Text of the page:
Kindergartners love shapes!
For most children, learning about shapes is one of their earliest learning experiences--their preschool years are filled with shape games, puzzles and sorting toys. Hence, they come to school with a great deal of background knowledge already. As kindergarten teachers, it is our job to build upon and extend that knowledge.
I really want my kids to explore and think about shapes in ways they never have before. So we spend time manipulating concrete models, and then we talk about them--a lot!
I'm not overly concerned that kids memorize facts about shapes and then regurgitate them on command. I have found that this happens naturally as we explore shapes through hands-on learning and problem-solving.
I'm not afraid to talk about/explore things that are beyond traditional kindergarten expectations--especially if the kids are the driving force behind it. I just try to frame it in a way that kindergartners will understand by connecting it to things they already know.
I use math vocabulary and everyday language interchangeably. I want my students to have something to relate new knowledge to, but at the same time, I would like them to be exposed to formal math language. A great example of this is corners/vertices. Kindergartners know what corners are and can easily identify them on a shape--but the correct word (and the word they will be using as they move through school) is vertex. Although I may use this language, I don't expect my students to memorize it.
Here is an anchor chart we created in my class this year. It took us several days to create. We talk about what the shapes look like, how many sides/corners they have and where we might see them in the real world.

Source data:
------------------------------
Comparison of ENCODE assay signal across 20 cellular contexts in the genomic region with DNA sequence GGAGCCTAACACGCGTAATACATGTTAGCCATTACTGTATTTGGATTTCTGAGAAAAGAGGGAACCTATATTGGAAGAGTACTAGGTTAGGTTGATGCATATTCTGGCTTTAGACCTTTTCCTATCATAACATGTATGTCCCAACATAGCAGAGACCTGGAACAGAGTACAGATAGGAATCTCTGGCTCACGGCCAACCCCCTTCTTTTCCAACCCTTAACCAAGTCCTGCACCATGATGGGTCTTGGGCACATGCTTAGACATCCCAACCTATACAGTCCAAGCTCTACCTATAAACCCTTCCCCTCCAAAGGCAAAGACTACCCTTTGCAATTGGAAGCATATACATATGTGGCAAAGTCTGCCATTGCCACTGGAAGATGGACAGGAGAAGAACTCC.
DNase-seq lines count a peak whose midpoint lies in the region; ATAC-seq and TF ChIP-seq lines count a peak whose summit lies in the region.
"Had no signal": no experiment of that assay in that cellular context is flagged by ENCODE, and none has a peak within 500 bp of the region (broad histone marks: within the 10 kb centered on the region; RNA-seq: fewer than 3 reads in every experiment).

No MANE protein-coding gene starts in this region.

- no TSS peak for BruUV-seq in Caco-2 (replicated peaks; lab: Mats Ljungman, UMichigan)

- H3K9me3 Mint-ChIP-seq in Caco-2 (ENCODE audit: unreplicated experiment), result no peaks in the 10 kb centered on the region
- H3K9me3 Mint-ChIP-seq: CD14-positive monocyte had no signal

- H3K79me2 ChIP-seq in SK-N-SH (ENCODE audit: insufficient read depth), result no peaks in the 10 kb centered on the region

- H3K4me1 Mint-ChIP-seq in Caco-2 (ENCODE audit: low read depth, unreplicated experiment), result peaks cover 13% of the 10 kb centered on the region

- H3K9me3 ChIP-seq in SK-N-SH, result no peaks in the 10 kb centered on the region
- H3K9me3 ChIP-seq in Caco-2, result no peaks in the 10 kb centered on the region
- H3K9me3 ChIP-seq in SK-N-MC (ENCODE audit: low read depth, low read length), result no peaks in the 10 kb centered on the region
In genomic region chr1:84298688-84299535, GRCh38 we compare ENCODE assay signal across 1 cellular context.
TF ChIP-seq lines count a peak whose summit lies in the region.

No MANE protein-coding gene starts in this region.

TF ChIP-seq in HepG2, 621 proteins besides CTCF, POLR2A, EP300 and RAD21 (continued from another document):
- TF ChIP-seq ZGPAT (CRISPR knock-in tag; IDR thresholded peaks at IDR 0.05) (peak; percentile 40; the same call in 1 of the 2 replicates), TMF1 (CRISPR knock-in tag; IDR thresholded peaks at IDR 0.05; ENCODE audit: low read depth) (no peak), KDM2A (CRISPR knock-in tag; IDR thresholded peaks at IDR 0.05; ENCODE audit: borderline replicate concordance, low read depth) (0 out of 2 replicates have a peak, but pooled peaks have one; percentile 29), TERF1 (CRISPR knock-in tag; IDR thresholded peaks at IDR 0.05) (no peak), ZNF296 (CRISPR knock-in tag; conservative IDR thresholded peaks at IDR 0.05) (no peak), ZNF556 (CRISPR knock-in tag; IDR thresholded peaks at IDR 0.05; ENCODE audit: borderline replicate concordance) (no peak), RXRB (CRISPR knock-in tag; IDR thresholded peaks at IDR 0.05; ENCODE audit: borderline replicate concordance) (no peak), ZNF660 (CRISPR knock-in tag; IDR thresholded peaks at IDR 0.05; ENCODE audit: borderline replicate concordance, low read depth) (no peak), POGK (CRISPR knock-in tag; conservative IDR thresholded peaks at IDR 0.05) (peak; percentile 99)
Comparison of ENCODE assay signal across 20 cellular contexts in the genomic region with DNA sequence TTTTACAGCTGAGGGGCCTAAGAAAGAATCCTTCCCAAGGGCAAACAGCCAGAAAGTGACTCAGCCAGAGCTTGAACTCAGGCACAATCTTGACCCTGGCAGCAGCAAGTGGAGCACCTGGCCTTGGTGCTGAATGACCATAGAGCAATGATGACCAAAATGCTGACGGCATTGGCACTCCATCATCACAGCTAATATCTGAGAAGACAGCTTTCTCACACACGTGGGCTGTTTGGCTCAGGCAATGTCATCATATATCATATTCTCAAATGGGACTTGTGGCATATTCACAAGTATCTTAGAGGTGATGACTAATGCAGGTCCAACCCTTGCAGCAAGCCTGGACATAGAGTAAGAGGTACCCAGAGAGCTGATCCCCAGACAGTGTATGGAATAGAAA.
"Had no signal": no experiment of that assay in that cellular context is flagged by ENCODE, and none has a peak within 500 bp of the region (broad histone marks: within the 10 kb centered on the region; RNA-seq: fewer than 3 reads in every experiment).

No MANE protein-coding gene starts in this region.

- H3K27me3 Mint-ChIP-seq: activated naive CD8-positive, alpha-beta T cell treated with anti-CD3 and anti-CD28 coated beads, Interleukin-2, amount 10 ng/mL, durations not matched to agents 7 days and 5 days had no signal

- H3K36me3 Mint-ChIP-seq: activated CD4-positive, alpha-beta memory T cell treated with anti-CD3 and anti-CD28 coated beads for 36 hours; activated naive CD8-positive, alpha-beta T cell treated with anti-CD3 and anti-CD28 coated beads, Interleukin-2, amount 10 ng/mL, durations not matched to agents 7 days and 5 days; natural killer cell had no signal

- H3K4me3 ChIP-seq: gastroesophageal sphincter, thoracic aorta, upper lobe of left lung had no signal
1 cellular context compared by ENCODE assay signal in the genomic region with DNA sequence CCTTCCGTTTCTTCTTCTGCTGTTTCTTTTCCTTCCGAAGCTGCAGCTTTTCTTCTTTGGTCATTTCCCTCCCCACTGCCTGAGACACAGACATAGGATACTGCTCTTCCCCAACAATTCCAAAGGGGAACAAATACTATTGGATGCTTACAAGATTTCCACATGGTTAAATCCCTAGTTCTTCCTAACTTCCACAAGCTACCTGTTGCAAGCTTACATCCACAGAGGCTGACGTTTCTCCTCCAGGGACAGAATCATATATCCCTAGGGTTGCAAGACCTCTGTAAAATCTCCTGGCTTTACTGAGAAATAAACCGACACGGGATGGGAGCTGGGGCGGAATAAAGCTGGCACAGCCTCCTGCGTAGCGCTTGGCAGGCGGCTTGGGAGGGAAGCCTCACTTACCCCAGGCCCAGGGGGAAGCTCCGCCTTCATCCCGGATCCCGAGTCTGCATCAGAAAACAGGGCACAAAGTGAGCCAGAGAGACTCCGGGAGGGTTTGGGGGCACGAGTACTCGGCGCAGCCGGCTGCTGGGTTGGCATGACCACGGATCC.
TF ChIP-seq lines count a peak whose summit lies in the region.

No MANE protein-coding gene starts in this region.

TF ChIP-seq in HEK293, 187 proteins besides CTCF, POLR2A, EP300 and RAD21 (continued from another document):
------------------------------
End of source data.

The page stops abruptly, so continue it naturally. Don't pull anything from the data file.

I also have the kids fill out their own shape table and put it in their math journals for future reference:
Here is another anchor chart that my kids helped create (I'm trying to put up more kid-created and less store-bought reference materials. The kids have a greater connection to them, and they save me a lot of money!)
We spend a lot of time comparing shapes--How are they the same? How are they different? We generally do one of these charts per day (it only takes about five minutes and can usually be done at the beginning of math or during calendar).
We also do shape sorts. We usually do these whole group so we can talk about it. But you could also do them in math notebooks. I like to do a triangle/not triangle sort so that kids understand that triangles can look different--they can be long and skinny or short and fat--as long as they have 3 straight sides!
I also do a rectangle/square sort (even though a square is actually a rectangle!)
Here are a few other activities we do in my classroom to learn about shapes:
- We free explore with pattern blocks and other shape manipulatives. I talk to the kids and ask lots of questions as they "play." I challenge them to create shapes from the pattern blocks.
- We look for shapes in the real world and record them in our math notebooks. We also make class books about shapes.
- We make shapes. One of the best ways for kids to understand the attributes of shapes is by creating shapes themselves. For example, they are going to need 3 popsicle sticks to make a triangle...or 2 short sides and 2 long sides to make a rectangle. We use popsicle sticks, geoboards and Wikki Stix. I also like to give them a piece of string tied in a loop to see what shapes they can make from it.
- We draw shapes. Again--when drawing shapes, kids really have to think about them. Will they need straight lines or curved lines? Are the sides all the same length or different lengths?
- We use shapes to make pictures (we like robots!). I keep a good supply of die-cut and punched shapes in the art center for my kids to create masterpieces with. You can extencd this activity by having the kids record how many of each shape they used in a graph.
And, if you want to spend some money, here are some products I love:
(I love all their stuff!)
Next up-- Geometric Solids. Check back soon!